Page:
It’s the time of year for saving money!
If you talk to executives in the audiophile business, they take this hobby pretty seriously. Many have made themselves wealthy selling the concept of high-performance audio playback and the support products. Speakers, electronics, source components, cables, and accessories (oh, Jesus) – it has been a wonderful business that has morphed into much more than merely an enthusiast’s hobby as the industry has struggled to evolve from the messy, cluttered, and esoteric; with odd habits that appeal to its Baby Boomer roots.
Millennials haven’t gotten the memo yet. Gen Xers, like me, are far more into the concept of CI (custom installation) meaning AV systems that integrates lighting control, HVAC, rack-mounted gear, invisible speakers, in-wall subwoofers, home automation and more. All of these are poison pills for hardcore audiophiles and that is a problem, but that’s not the point of this post.
In a recent sales pitch of mine, the topic came up of just how many audiophiles are there (in the English-speaking world). Said prospect suggested roughly a million. Respectfully, he is higher than Cheech & Chong combined after a trip to the Malibu dispensary for the sticky-icky-icky. There is no way. Not even close.
AudiophileReview.com is one of the most well-read blogs on the topic, with years of data from trusted metrics like Google Analytics. I have personally spent many tens-of-thousands of dollars on SEO (search engine optimization), specifically creative link building, to make the blog site a powerhouse, and we pull anywhere from 65,000 to 75,000 readers per month. That isn’t half bad performance, even if I am patting myself on the back a little.
Our friends (and yes, we are friends) at Stereophile in print are audited at about the same rough number. Maybe they do a little more online, but I am not sure. The Absolute Sound (also in print) has never been audited, but have postal records (nothing close to an audit) suggesting that they reach about 25,000 readers, the last time I heard. There are all sorts of other audiophile publications in print and even more online that suggest that 75,000 is not a crazy number if we limit our search to the U.S. Remember, we all share readers.
We can look to other markets like Canada and the U.K,. and that is a good place to run the numbers up from the baseline 75,000. Canadians tend to read the U.S. content like I read Canadian hockey websites, so logically some of them will run the numbers up. The U.K. promotes different audiophile products and a whole other way of looking at the audiophile hobby, which brings new people into the mix, and that is a good thing.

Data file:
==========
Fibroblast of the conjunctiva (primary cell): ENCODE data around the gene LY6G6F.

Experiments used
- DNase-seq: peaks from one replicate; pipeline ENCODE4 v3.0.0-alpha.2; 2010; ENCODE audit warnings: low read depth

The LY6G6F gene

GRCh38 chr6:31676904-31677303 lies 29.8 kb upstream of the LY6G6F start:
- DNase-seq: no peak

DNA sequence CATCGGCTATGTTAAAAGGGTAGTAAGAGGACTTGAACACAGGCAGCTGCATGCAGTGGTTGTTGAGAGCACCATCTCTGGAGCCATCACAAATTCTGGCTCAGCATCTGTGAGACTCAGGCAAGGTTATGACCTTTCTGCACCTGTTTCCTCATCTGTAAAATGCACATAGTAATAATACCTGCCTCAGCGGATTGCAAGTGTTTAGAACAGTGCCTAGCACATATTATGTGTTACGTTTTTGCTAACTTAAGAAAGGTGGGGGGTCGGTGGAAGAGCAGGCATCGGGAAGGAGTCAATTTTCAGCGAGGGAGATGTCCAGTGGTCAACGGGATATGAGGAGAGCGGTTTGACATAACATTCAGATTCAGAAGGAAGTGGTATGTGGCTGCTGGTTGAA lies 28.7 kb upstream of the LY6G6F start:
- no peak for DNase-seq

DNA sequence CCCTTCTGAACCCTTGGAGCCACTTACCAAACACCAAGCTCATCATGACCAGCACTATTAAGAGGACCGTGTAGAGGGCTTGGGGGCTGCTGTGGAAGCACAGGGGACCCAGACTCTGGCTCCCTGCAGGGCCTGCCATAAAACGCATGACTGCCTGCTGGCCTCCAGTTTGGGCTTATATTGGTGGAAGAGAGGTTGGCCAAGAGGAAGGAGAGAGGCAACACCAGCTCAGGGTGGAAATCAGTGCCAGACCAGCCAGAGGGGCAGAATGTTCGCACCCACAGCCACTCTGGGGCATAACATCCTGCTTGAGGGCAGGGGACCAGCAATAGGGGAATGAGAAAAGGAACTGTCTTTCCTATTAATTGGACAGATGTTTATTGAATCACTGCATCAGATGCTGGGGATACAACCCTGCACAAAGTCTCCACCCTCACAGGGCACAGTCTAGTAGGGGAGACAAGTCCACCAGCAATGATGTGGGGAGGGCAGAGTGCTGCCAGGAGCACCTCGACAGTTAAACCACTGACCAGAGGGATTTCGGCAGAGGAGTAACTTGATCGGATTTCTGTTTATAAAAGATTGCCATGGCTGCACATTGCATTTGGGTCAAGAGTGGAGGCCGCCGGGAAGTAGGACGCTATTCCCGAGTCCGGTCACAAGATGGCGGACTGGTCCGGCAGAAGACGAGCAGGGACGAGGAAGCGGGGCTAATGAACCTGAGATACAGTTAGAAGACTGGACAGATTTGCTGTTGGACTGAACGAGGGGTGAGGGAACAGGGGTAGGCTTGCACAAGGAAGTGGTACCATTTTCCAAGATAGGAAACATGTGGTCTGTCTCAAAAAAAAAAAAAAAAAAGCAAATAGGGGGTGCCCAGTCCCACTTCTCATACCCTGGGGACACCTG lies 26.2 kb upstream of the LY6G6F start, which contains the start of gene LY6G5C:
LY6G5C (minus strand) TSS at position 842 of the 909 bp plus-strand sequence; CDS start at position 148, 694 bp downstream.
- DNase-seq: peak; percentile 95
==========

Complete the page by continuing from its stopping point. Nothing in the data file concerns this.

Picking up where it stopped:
If they double the market, we are at 150,000 total. Maybe that is too ambitious, but then again there are other English-speaking audiophiles in smaller markets like Germany, South Africa, parts of Japan, and Australia that make 150,000 feel like the right-fit number.
Let’s go back to the U.S. for a bit. If one of the annual audiophile shows pulled 10,000 attendees, that would give credence to our estimate of sub-150k audiophiles out of the 7,200,000,000 people on the planet Earth. Rocky Mountain Audio Fest, Axpona, Capital Audiofest, THE Show, and so many others bloviate, but if they had 10,000 attendees, they would be killing it as a “hotel show,” and these shows are increasingly important in terms of the hobby as we head towards 2020.
The scarier concept is the actual demographic of the roughly 150,000 audiophiles out there. They are getting old and not replenishing with new blood – at least in the United States. The audience is mostly Baby Boomers. This means guys who, by actuarial charts, A) aren’t likely to have hearing above 10 kHz and B) are likely at 70-plus years old are not in desperate need of yet another $10,000 audio component.
That is frightening news for the business of audiophilia and a comment that none of the aforementioned audiophile print magazines have the balls to verbalize.
Yes, there are the people whom have made their money selling voodoo cables and other audiophile components already, and they are on their gluten-nut-oil-advertising-free retirement final lap. And that’s fine, I guess. But who is next for the industry/hobby? Vinyl lovers? Physical media makes up 12 percent of the total $8,900,000 in music sales and vinyl is only $400,000,000 of that, so that’s unlikely. Streaming (especially in HD) is far more hopeful, but traditional audiophiles cling to vinyl and/or silver discs when master tape quality downloads of damn-near every recording every made are now accessible thanks to Amazon, Tidal, and Qobuz for $15 to $20 per month.